WASHINGTON — Congress this week failed to find a way to avoid a shutdown of the federal government at the end of the month as House Speaker Kevin McCarthy struggled to win support from his party’s right flank for a stop-gap spending bill.
Even if the U.S. House approved that short-term spending bill, it would contain controversial provisions and violate an agreement on spending that would doom it in the U.S. Senate.
The frustration over the specter of a shutdown that could start Oct. 1 and would end a number of government services and hurt the U.S. economy was palpable, and there was plenty of finger pointing.
Republicans blamed Democrats for what they said was an unwillingness to cut spending and Democrats accused Republicans of violating an agreement on spending levels set during a June deal on the debt limit and of attaching objectionable measures to any short-term fix that would give Congress more time to negotiate a budget.
The U.S. Constitution mandates that budget bills originate in the U.S. House. So, members of the U.S. Senate, both Democrats and Republicans, were dismayed at the chaos in the lower chamber.
“I think all of you know I’m not a fan of government shutdowns. I’ve seen a few of them over the years,” Senate Minority Leader Mitch McConnell said at his weekly news conference with reporters. “They never have produced a policy change, and they’ve always been a loser for Republicans politically.”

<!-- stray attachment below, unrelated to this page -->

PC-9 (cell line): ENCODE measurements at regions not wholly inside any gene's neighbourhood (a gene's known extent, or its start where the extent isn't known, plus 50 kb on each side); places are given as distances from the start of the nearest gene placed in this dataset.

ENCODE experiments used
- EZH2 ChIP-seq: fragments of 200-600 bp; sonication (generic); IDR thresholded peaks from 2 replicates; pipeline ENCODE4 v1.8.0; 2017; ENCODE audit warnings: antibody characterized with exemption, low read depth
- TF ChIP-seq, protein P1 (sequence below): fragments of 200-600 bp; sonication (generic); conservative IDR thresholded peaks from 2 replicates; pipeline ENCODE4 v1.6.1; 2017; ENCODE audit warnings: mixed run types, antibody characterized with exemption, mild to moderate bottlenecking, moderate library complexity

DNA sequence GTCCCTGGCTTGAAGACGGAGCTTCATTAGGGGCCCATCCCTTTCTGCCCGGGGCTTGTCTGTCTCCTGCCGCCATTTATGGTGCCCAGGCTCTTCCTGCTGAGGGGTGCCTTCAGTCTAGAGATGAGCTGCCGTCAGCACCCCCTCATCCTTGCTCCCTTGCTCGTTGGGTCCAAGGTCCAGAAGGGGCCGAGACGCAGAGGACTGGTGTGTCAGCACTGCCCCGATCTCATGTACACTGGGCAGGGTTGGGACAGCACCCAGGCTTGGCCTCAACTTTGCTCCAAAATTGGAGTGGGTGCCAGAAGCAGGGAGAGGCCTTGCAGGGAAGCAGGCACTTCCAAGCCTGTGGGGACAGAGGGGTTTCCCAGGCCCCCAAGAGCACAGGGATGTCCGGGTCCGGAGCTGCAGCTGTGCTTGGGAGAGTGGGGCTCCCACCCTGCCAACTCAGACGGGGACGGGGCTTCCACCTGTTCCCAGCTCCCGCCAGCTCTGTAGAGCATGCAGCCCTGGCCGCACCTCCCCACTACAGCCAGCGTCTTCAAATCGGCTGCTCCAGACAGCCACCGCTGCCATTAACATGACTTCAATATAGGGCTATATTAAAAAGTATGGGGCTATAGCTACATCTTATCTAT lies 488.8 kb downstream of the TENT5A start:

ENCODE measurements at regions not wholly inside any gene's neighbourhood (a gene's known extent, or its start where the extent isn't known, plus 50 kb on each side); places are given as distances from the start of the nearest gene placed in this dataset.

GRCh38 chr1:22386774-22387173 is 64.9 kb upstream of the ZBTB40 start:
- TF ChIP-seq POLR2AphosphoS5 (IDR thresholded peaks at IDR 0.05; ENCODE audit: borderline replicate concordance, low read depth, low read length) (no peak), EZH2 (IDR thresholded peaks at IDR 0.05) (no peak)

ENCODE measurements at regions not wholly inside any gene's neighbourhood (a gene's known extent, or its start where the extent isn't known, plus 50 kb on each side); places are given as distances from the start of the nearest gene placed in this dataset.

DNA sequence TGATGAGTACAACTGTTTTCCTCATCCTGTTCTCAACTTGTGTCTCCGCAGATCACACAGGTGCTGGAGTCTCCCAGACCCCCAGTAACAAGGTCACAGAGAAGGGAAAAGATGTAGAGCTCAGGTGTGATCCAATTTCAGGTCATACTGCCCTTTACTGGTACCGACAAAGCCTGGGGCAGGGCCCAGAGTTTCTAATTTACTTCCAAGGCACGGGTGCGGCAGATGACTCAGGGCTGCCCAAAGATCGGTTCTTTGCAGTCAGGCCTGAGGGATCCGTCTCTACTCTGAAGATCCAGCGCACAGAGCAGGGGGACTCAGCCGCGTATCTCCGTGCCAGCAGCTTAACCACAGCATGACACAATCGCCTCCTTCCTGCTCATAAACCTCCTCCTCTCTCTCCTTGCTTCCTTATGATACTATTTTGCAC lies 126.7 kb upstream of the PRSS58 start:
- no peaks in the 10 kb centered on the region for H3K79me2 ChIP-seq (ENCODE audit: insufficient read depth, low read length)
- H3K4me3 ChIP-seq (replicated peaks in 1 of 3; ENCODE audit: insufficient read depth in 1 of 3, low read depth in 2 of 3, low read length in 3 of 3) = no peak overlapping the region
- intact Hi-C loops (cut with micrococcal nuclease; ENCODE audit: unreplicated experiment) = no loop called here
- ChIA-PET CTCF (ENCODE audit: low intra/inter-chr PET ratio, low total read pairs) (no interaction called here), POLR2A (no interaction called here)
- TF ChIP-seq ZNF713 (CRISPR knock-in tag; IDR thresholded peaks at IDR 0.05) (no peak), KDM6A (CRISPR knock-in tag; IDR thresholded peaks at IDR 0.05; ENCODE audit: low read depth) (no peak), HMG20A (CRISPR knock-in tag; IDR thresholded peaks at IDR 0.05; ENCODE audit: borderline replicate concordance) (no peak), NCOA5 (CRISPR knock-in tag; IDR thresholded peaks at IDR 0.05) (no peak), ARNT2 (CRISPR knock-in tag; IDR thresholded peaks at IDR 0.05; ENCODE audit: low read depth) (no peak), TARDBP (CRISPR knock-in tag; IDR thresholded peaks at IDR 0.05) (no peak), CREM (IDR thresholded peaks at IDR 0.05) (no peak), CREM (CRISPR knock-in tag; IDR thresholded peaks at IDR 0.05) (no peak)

House Majority Whip Tom Emmer, R-6th District, spent the week calling House members to his office on the first floor of the U.S. Capitol, huddling with McCarthy in the speaker’s office — and avoiding the media.
“It’s a work in progress,” was all Emmer said as he rushed out of McCarthy’s office Wednesday and a group of reporters chased him, futilely calling out questions about the ongoing negotiations.
As the House GOP’s chief vote counter, Emmer suffered embarrassing defeats when procedural motions on a defense spending bill failed twice this week.
The bill failed because all Democrats objected to conservative policy riders attached to the defense bill, and a handful of conservative Republicans voted against the motion. The Republicans wanted more money cut from the Pentagon and the Democrats object to conservative policy riders on the bill.